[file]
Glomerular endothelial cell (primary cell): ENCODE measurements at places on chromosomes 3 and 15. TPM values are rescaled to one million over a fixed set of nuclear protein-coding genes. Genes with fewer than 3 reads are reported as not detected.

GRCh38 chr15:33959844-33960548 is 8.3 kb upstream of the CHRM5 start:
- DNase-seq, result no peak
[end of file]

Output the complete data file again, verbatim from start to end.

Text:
Glomerular endothelial cell (primary cell): ENCODE measurements at places on chromosomes 3 and 15. TPM values are rescaled to one million over a fixed set of nuclear protein-coding genes. Genes with fewer than 3 reads are reported as not detected.

GRCh38 chr15:33959844-33960548 is 8.3 kb upstream of the CHRM5 start:
- DNase-seq, result no peak